St. Maarten protects Elasmobranch Species

Shark Poaching Now Illegal.
Species protected in Territorial Waters of St. Maarten

Published by the St. Maarten Nature Foundation
on 22. October 2011

Note:
This is an update on our previous post 07 Oct 2011 St. Maarten bans shark fishing

The Nature Foundation announces that it will be increasing day and night patrols both inside and outside the Man of War Shoal Marine Park specifically to combat illegal shark poaching. The practice of intentionally fishing for sharks has been forbidden since the 12th of October, when the Honorable Minister Franklin A. Meyers temporarily banned the practice of intentionally poaching sharks in the territorial waters of St. Maarten. The act of trying to catch by  tracking, stalking, baiting, chasing, trapping, hooking, netting, shooting or otherwise hunting –  sharks, rays and skates is prohibited and therefore the animals may not be wounded, caught, landed, or killed. Violators may be punished with jail and a considerable fine issued. If Sharks are accidentally caught all steps should be taken to release the animal with as little harm as possible.

Recently the Nature Foundation had been receiving reports that individuals are trophy hunting the resident shark population within the Man of War Shoal Marine Park and subsequently killing them. Sharks have a very high value to the ecology of the island and the island coral reef ecosystem and they also are a major attraction to visiting dive tourists. The majority of divers who visit the island hope to see a shark while diving. The Nature Foundation and local dive operators have also been using sharks as a control method for the present lionfish invasion. Less and less sharks are being seen, and those that are being seen have been showing disturbing signs of considerable fishing damage. Populations have been going from approximately twenty individuals to now only two or three being seen in the locations where they are known to frequent.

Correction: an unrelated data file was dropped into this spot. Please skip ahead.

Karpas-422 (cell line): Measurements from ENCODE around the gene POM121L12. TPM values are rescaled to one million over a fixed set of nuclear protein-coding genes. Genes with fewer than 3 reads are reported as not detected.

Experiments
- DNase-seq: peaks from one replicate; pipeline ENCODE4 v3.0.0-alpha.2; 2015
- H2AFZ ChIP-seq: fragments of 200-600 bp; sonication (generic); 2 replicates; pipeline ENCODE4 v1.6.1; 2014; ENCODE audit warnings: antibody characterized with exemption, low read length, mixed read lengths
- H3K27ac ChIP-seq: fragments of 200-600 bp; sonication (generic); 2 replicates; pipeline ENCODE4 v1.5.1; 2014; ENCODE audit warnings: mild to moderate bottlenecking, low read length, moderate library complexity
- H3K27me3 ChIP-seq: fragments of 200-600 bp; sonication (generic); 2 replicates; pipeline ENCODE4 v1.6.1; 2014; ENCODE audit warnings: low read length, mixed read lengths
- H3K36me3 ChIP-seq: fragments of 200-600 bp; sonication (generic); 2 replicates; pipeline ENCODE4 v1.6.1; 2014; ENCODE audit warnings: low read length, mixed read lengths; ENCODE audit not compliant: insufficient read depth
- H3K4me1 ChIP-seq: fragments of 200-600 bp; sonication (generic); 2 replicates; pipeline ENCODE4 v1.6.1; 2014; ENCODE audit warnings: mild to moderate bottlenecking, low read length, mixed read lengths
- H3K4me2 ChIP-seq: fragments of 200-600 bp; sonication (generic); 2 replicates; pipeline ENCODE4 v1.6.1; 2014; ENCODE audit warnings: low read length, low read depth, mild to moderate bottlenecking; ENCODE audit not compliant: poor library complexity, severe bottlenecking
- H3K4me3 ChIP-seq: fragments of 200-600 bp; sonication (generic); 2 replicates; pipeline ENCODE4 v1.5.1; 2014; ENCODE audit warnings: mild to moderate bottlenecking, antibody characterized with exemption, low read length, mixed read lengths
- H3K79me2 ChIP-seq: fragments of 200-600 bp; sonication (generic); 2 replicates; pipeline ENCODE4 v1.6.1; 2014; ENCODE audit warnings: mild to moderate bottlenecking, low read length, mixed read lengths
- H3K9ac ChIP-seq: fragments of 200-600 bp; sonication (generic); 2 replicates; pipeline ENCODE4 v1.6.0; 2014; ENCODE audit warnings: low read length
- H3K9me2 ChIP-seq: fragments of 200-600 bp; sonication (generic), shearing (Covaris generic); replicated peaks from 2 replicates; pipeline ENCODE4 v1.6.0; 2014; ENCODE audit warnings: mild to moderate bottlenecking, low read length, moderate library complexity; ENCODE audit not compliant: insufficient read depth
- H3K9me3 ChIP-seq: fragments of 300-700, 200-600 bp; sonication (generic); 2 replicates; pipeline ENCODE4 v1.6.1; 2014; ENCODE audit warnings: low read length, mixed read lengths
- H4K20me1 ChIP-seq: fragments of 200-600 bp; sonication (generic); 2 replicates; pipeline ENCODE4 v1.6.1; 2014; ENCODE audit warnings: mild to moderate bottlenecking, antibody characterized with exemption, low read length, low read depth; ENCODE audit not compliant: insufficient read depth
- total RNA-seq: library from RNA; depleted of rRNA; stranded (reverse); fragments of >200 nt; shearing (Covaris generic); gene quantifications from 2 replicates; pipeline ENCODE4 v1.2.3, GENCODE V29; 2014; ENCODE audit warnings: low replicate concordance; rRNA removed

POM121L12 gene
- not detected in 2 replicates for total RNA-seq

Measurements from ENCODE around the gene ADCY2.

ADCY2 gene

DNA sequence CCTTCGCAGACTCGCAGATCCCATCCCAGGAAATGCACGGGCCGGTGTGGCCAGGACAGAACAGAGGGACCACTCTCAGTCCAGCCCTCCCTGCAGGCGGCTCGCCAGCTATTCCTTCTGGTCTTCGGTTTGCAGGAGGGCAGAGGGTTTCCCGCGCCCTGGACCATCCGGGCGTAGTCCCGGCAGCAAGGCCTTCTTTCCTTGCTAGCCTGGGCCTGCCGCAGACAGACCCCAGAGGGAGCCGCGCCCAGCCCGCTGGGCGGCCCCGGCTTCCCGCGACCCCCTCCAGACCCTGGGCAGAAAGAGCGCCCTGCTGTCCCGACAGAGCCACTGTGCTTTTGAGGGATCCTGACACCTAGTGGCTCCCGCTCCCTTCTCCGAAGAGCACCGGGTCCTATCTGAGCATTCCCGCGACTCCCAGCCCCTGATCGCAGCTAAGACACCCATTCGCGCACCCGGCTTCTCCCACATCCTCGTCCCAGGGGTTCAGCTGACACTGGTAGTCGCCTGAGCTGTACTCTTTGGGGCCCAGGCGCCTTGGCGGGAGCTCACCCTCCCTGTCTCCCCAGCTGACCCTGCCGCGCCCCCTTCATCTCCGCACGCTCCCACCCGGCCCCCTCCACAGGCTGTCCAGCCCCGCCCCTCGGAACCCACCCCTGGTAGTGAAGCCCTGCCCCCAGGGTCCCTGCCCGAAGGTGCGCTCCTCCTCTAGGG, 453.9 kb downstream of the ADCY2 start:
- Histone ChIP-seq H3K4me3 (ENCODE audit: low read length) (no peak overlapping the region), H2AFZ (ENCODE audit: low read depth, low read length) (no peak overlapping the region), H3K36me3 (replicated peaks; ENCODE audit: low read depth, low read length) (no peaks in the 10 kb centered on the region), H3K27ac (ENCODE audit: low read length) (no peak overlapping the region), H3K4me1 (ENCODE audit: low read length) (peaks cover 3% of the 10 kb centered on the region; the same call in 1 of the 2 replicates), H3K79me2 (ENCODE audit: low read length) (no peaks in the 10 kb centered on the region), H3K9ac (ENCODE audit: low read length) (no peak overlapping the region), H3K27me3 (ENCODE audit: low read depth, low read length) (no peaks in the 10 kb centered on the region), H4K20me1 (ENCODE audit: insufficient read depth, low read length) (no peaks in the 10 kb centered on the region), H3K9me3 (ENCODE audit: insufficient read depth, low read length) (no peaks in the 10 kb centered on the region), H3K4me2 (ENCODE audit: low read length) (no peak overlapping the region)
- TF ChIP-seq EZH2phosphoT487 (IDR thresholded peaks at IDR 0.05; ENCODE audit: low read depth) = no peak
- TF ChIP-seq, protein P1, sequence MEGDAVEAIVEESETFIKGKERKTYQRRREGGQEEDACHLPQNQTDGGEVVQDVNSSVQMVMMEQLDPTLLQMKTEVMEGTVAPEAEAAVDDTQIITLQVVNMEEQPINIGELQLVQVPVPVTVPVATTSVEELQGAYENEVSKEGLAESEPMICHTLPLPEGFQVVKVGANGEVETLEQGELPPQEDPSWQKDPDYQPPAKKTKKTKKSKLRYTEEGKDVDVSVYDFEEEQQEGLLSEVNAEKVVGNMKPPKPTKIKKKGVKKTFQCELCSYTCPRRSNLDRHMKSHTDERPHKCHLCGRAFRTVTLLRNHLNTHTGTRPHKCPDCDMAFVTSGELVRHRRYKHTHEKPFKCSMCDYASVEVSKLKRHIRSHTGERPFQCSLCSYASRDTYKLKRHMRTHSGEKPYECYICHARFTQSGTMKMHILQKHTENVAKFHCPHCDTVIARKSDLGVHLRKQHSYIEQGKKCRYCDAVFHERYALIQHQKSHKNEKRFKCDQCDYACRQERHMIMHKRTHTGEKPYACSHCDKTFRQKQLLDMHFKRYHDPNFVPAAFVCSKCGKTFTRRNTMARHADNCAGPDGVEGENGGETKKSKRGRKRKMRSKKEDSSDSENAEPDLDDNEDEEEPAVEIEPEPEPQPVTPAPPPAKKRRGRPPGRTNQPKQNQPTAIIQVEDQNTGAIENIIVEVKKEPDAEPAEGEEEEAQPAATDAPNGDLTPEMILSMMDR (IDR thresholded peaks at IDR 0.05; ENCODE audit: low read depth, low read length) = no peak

Sharks are an apex predator and are essential to the health of local coral reefs. “If we do not have sharks we will loose our coral reef ecosystem. Sharks keep the reefs clean of unhealthy fish which keeps the ecosystem in balance. Also the majority of visiting divers come to see local coral reefs as well as sharks. A system collapse will occur if we loose these species and this very important tourism product will be lost, that is why this step taken by government is a true milestone in Marine Conservation, allowing the shark population to return to numbers needed to sustain a healthy population” commented Nature Foundation Marine Park Manager Tadzio Bervoets.

The present ban shows Government’s commitment to Marine Conservation and Conservation in general. St. Maarten can now boast to be one of very few countries in the world that recognizes the importance of sharks to both the ecosystem and the economy of St. Maarten. There has already been wide global interest regarding the ban, with both National Geographic and the New York Times featuring the ban in future publications.

Source: St. Maarten Nature Foundation, facebook site

 

 

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